“At once a deft parody of the American fame factory and a piercing portrait of young and old desire, this novel introduces two unforgettable characters: Grady Tripp, a former publishing prodigy now lost in a fog of pot and passion and stalled in the midst of his endless second book, and Grady’s student, James Leer, a budding writer obsessed with Hollywood self-destruction and struggling with his own searching heart.” – Amazon


The Rum Diary: A Novel by Hunter S. Thompson

The Rum Diary is a brilliantly tangled love story of jealousy, treachery, and violent alcoholic lust in the Caribbean boomtown that was San Juan, Puerto Rico, in the late 1950s. The narrator, freelance journalist Paul Kemp, irresistibly drawn to a sexy, mysterious woman, is soon thrust into a world where corruption and get-rich-quick schemes rule and anything (including murder) is permissible.”




Young Adult

The Princess Diaries by Meg Cabot

“What? A princess?? Me??? Yeah, right. Mia Thermopolis is pretty sure there’s nothing worse than being a five-foot-nine, flat-chested freshman, who also happens to be flunking Algebra. Is she ever in for a surprise. First Mom announces that she’s dating Mia’s Algebra teacher. Then Dad has to go and reveal that he is the crown prince of Genovia. And guess who still doesn’t have a date for the Cultural Diversity Dance?”  – Barnes & Noble


Write Naked by Peter Gould

“A strikingly original debut novel that introduces two storytellers with different kinds of tales: one—in Victor’s unforgettable voice—a quirky, contemporary love story; the other—by Rose Anna—an ecological fantasy featuring a tiny heroic newt. Together, the teens explore the possibility of connections – to one another, the woods outside, and the world beyond.” – Barnes & Noble


Rats Saw God by Rob Thomas

“In hopes of graduating, Steve York agrees to complete a hundred-page writing assignment which helps him to sort out his relationship with his famous astronaut father and the events that changed him from promising student to troubled teen.” – Barnes & Noble


young adult


I Know Why the Caged Bird Sings by Maya Angelou

“Poetic and powerful, I Know Why the Caged Bird Sings is a modern American classic that will touch hearts and change minds for as long as people read.” – Barnes & Noble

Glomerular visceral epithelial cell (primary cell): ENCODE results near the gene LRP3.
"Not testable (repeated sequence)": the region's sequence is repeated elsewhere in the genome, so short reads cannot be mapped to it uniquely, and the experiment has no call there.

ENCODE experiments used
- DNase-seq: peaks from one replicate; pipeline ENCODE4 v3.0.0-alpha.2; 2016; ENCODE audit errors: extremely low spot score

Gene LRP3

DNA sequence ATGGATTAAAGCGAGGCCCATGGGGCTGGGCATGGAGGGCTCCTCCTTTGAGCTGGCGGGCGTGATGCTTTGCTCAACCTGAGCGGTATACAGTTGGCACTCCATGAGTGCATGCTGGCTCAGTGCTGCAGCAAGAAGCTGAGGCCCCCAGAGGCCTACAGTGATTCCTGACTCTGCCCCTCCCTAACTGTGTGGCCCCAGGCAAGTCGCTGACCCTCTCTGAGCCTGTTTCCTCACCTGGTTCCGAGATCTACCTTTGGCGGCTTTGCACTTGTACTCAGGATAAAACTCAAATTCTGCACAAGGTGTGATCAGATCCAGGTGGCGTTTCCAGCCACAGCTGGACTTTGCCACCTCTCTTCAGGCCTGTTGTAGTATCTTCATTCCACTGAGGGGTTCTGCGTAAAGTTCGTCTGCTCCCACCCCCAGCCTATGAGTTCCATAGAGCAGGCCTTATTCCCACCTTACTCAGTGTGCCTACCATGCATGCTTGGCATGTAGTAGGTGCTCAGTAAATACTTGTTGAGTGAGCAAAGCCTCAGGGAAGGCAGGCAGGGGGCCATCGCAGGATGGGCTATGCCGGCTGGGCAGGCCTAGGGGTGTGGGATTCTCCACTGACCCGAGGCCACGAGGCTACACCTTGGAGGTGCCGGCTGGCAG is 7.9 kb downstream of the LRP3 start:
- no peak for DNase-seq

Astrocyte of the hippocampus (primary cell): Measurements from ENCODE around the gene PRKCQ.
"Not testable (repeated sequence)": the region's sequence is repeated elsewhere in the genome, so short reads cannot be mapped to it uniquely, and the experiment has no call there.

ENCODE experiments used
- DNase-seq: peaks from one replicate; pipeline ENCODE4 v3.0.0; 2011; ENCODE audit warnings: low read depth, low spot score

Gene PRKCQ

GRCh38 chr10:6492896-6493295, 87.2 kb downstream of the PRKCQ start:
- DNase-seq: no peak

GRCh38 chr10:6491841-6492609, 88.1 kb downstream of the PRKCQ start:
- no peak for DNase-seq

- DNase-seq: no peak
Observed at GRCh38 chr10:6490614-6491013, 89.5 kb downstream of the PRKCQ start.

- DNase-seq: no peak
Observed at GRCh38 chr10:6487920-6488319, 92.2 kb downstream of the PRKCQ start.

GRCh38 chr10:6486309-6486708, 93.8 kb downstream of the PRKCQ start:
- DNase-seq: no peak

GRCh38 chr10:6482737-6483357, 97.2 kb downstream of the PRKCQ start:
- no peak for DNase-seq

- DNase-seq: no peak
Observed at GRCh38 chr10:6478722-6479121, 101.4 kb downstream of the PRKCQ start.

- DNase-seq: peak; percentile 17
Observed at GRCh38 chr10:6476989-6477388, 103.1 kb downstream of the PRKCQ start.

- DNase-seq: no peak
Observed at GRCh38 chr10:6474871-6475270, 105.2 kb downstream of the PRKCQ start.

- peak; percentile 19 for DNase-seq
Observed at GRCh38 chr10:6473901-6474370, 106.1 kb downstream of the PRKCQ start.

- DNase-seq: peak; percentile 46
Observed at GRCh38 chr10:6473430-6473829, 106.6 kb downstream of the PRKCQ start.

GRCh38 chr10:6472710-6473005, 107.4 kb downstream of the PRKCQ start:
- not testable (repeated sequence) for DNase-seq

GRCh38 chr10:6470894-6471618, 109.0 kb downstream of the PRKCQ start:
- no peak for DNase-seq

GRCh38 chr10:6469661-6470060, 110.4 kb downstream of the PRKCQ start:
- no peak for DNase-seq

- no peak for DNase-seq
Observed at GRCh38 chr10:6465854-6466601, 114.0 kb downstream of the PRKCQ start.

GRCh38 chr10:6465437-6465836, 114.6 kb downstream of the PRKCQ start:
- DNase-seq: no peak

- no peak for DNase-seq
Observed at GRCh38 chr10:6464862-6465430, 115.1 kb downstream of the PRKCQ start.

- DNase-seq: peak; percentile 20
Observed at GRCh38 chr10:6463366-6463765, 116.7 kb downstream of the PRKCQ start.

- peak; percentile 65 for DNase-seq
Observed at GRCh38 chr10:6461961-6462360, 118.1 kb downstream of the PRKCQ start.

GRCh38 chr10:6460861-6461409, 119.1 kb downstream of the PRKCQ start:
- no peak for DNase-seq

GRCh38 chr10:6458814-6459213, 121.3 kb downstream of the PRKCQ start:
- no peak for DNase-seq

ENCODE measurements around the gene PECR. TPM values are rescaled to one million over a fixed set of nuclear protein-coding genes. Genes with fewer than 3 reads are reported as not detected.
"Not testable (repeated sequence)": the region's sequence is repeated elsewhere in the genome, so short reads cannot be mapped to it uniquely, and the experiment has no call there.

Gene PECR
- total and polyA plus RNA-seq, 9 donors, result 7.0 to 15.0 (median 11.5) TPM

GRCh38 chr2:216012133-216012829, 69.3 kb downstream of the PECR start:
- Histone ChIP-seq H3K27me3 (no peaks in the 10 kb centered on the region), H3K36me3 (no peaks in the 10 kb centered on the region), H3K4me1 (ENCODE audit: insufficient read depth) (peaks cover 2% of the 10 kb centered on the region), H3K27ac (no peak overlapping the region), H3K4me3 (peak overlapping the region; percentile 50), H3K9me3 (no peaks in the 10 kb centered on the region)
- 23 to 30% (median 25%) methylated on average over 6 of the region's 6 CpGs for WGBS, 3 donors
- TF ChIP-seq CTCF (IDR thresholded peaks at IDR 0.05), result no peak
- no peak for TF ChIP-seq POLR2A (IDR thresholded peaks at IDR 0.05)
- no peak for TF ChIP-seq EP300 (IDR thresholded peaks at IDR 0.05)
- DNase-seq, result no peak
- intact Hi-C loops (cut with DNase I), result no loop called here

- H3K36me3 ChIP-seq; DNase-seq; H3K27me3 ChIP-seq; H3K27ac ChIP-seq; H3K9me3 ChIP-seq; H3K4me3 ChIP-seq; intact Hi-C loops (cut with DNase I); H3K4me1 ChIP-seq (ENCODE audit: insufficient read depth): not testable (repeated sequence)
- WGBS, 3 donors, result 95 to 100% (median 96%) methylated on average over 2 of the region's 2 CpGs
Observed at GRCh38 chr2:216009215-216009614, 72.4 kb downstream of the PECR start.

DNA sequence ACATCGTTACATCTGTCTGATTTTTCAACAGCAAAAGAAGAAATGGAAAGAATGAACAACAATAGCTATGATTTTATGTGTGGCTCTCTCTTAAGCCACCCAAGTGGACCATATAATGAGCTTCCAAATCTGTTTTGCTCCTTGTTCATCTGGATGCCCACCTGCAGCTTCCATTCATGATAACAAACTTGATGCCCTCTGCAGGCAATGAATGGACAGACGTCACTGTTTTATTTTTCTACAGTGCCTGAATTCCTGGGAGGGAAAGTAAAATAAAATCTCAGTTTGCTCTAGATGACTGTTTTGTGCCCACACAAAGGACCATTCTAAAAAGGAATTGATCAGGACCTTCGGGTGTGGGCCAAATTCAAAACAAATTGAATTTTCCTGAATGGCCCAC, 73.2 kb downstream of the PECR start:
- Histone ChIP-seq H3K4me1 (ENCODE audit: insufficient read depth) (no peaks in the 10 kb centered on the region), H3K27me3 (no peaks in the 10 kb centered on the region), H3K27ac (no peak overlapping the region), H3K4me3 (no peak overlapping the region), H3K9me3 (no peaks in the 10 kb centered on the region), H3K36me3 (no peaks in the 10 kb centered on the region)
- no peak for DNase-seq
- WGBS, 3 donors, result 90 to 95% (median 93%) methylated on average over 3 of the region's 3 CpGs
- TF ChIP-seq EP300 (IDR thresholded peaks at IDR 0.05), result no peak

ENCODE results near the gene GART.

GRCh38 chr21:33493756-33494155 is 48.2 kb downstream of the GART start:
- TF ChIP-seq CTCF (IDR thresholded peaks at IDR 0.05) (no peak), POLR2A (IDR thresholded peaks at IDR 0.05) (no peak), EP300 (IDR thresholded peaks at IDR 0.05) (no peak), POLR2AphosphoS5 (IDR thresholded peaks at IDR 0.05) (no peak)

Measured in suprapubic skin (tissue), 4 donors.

Fear and Loathing in Las Vegas: A Savage Journey to the Heart of the American Dream by Hunter S. Thompson

Fear and Loathing in Las Vegas is the best chronicle of drug-soaked, addle-brained, rollicking good times ever committed to the printed page.  It is also the tale of a long weekend road trip that has gone down in the annals of American pop culture as one of the strangest journeys ever undertaken.” – Barnes & Noble


A Moveable Feast by Ernest Hemingway

“A Moveable Feast is at once an elegy to the remarkable group for expatriates that gathered in Paris during the twenties and a testament to the risks and rewards of the writer-ly life.” – Barnes & Noble


But let’s just say you want some easy tips from some experts. Here are some writing tips and rules from some of our most beloved authors.

Writing Tips and Tricks

On Writing:  A Memoir of the Craft by Stephen King

Zen in the Art of Writing: Releasing the Creative Genius Within You by Ray Bradbury

Ernest Hemingway on Writing edited by Larry W. Phillips

How to Write a Sentence: And How to Read One by Stanley Fish

If You Want To Write by Brenda Ueland

Bird by Bird: Some Instructions on Writing and Life by Anne Lamott


If all these novels weren’t enough to get your writer’s brain working, here are a few online articles on writing advice courtesy of Brainpickings.org;

Neil Gaiman’s 8 Rules to Writing

6 Rules for a Great Story from Barnaby Conrad and Snoopy

Margaret Atwood’s 10 Rules of Writing

Why I Write: George Orwell’s Four Motives for Creation

Zadie Smith’s 10 Rules of Writing

Kurt Vonnegut’s 8 Tips on How to Write a Great Story

Freud on Creative Writing and Daydreaming